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Lenten Penance Service
Monday, March 19, 2018


     I am told that, when the Sacrament of Reconciliation is celebrated in the Orthodox Church, the common practice is for the priest and the penitent to stand together facing an icon of Christ, with the penitent addressing his or her confession to Christ and the priest acting as a witness.

     That’s not our practice in the Roman Church, but I like it nonetheless. It’s a reminder that it is to Jesus Christ that we confess our sins.  He, our merciful and loving Savior, like us in all things but sin, is the one who receives our expression of sorrow and readily offers us forgiveness.  The priest has a role, of course: he represents the Church and he ministers in the name of Christ -- an icon, if you will, of the forgiving Christ. But the priest will always be a very imperfect icon, for he, too, is a sinner; he, too, must himself ask forgiveness as well as offer it to others in the name of Christ.

     So, it seems wonderfully fitting tonight that we gather before an icon of Christ as we beg his forgiveness.  And he gives it so freely and lovingly.  But it doesn’t end there, does it?  Receiving Christ’s forgiveness is only part of the story; it cannot be separated from the other part: our willingness to forgive others.  And that is the more difficult part by far. Jesus knew this, of course.  Why else would he have put it right at the heart of the only prayer he ever taught his disciples?  “Forgive us our trespasses as we forgive those who trespass against us.”  In those few words Jesus tied together forever the forgiveness we receive to the forgiveness we give.  And he left no wiggle room whatever, did he?  No forgiving, no forgiveness.  It’s as simple as that, and as difficult. And if we are not ready to do it, well, maybe we’re not ready to pray that prayer!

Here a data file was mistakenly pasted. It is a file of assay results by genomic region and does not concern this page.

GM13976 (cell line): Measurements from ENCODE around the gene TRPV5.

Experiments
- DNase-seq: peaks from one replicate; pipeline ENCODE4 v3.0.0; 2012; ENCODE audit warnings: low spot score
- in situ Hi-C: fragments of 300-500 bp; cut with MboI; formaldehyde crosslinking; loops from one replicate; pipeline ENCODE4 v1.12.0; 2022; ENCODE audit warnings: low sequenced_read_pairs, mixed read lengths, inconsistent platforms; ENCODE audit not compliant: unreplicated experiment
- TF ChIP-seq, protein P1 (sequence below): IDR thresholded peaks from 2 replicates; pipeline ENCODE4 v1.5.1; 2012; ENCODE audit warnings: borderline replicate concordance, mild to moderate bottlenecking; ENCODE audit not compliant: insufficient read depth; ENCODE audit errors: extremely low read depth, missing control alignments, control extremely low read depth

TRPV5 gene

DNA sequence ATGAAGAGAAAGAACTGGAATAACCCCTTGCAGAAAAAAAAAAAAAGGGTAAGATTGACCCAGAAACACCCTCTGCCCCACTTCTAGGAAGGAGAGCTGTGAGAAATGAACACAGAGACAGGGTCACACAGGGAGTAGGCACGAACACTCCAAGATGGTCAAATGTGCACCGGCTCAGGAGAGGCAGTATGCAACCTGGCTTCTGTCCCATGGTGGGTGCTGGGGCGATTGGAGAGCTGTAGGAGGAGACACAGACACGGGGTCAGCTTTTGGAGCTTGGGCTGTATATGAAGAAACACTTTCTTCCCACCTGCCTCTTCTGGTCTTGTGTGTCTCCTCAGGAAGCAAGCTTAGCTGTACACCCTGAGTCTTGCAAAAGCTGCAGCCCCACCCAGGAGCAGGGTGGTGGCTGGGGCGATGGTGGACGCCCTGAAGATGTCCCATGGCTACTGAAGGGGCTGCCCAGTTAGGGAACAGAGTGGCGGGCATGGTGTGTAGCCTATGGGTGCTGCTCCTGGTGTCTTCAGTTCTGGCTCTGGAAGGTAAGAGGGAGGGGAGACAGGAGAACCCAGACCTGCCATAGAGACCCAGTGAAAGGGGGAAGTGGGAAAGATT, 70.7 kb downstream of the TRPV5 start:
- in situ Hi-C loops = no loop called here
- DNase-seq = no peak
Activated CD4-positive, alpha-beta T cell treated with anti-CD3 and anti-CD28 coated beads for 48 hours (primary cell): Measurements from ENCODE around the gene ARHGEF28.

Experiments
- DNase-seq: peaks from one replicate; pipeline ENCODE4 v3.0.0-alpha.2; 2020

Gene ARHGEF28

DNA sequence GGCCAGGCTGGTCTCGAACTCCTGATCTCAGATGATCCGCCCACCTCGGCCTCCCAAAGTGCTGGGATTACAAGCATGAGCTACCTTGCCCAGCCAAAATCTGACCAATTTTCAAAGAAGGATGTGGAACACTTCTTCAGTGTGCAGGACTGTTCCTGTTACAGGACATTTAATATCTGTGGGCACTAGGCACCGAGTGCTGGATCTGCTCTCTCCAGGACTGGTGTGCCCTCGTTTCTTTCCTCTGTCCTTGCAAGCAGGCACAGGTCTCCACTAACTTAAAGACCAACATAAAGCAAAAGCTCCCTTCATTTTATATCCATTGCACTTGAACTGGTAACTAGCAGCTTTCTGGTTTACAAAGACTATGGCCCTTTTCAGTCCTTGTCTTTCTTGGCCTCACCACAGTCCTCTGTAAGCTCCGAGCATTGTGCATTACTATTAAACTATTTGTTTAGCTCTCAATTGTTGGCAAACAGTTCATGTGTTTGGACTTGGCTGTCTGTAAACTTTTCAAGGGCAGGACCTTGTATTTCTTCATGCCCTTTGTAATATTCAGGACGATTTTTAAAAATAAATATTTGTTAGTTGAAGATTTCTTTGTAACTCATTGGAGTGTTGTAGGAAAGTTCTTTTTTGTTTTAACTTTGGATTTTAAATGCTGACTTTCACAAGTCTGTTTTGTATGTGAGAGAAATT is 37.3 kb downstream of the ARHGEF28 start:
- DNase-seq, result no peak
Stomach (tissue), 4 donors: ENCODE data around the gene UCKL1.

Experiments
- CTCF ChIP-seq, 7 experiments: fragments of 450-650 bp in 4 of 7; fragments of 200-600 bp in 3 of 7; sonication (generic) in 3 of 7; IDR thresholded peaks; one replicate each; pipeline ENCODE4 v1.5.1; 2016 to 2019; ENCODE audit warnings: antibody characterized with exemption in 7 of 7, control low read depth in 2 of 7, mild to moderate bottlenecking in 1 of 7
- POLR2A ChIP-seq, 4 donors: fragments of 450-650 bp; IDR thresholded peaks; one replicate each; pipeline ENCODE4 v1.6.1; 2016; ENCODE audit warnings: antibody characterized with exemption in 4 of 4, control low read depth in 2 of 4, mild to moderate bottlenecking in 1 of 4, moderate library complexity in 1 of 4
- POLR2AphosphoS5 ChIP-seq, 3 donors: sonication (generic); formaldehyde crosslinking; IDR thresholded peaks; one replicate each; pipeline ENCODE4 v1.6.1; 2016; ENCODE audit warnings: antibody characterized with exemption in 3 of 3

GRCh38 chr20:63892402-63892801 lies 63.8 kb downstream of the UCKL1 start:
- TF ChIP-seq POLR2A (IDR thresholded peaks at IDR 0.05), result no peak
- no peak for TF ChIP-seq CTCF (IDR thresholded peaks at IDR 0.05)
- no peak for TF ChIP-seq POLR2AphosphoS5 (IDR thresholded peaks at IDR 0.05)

And how often are we to forgive?  Jesus says “seventy times seven times” – the number of infinity.  We are to put no limits on forgiving – any more than God does. When we ask God to forgive us, we are to be ready and willing to forgive all those in our lives who have hurt us in any way. Jesus not only asks this of us, he demands it. Difficult as that may be for us to hear, there is no one – absolutely no one – who is to remain outside the embrace of our forgiveness.  Of course, that doesn’t mean that we won’t sometimes have to struggle – even struggle mightily and maybe over a long period of time – to forgive someone who has gravely harmed or hurt us.  But it does mean that we never close our heart to forgiveness, or find ourselves saying words like, “as long as I live, I will never forgive him, I will never forgive her.”

     This gospel message becomes especially challenging when we start to insert names - the names of the people with whom we live, or have lived, our lives - the people who have hurt us or who are hurting us even now: husband, wife, child, former husband, former wife, rebellious child, friend, neighbor, boss, co-worker.  And even if we can’t bring ourselves to forgive them yet, we have to want to get there.

     My friends, the forgiveness we celebrate in this sacrament tonight is not only a gift we receive but a gift we give to others.  A tall order, I know.  It certainly is for me.  That’s why I take comfort tonight in facing together with you the icon of Christ.  For in looking at him and remembering how he has forgiven us, and at what price, we get the message – and the measure - of how we are to forgive.

Father Michael G. Ryan

 

 

 

 

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Seattle, Washington  98104
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